How Your Brand Voice Can Speak Volumes


black and white photograph of an arm raised holding a megaphone on a blue graphic background, with green rays and arrows shooting out from behind the megaphone.

In today’s hyper-competitive marketplace, it’s becoming increasingly challenging to stand out from the crowd. With so many brands trying to capture eyes, it's crucial to find authentic ways to distinguish your brand and create a strong connection with your target audience. One powerful tool in your arsenal to do just that is your brand voice.

A distinct voice is integral to establishing your brand’s purpose and value to your customers. In this article, we'll explore how developing a unique brand voice can help your brand differentiate itself, connect with your audience and ultimately drive business success.

What is a brand voice?

Your brand voice is the personality and messaging style you use in all your communication channels. It's the way you express your company's core values, and it can make all the difference in how your brand is perceived.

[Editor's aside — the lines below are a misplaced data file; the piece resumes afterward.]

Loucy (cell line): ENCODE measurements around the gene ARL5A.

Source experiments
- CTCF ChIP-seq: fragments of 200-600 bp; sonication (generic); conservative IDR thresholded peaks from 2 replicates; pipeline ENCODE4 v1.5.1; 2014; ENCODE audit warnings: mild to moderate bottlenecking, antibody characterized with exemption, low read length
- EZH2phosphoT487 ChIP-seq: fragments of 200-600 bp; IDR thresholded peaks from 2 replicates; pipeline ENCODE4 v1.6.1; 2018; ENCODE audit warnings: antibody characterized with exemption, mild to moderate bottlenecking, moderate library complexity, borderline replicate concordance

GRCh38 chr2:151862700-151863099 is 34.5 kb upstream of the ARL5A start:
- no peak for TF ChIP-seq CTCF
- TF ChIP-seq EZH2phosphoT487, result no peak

There’s an important distinction between voice and tone. Your tone may change slightly depending on the channel with which you’re communicating. You might, for example, use a more casual tone when engaging with users on Twitter and a more formal tone on your website. But you only have one voice that remains consistent throughout all your communications.

Your voice is your primary message. It works hand in hand with your visual identity to define what you represent when people see and read anything from your brand. It includes specific guidelines around the words you use and the way you deliver them to express your key messaging.

Think of the most prominent brands in the world, and you can probably remember the way they communicate. Nike, for example, uses brief, confident messaging aimed to embolden their customers. That voice helps them transcend beyond a company that sells shoes: it establishes them as a brand that pushes limitations and helps people reach their full potential. 

screenshot of the Nike homepage, which features a large header reading "Mom's all that" in Nike's iconic typeface
Nike’s brand voice is prominently displayed on their website’s homepage.

At the end of the day, that’s what a brand’s main purpose is: to inspire belief in something that encourages more business. When your brand voice is aligned with that something, it helps people understand why they should buy from you over every other brand.

What makes a brand voice succeed?